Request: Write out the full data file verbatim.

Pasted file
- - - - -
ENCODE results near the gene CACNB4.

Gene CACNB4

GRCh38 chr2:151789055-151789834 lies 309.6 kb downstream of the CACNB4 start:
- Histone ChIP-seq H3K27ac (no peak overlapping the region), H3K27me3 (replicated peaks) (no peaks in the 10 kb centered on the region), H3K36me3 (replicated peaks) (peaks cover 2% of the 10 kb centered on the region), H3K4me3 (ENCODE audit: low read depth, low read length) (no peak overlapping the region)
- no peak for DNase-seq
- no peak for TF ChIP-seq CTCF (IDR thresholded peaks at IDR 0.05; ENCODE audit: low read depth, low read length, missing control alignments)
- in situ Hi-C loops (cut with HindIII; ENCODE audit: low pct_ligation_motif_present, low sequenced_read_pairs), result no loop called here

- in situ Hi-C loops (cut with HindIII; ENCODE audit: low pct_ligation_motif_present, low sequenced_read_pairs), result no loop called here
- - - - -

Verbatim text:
ENCODE results near the gene CACNB4.

Gene CACNB4

GRCh38 chr2:151789055-151789834 lies 309.6 kb downstream of the CACNB4 start:
- Histone ChIP-seq H3K27ac (no peak overlapping the region), H3K27me3 (replicated peaks) (no peaks in the 10 kb centered on the region), H3K36me3 (replicated peaks) (peaks cover 2% of the 10 kb centered on the region), H3K4me3 (ENCODE audit: low read depth, low read length) (no peak overlapping the region)
- no peak for DNase-seq
- no peak for TF ChIP-seq CTCF (IDR thresholded peaks at IDR 0.05; ENCODE audit: low read depth, low read length, missing control alignments)
- in situ Hi-C loops (cut with HindIII; ENCODE audit: low pct_ligation_motif_present, low sequenced_read_pairs), result no loop called here

- in situ Hi-C loops (cut with HindIII; ENCODE audit: low pct_ligation_motif_present, low sequenced_read_pairs), result no loop called here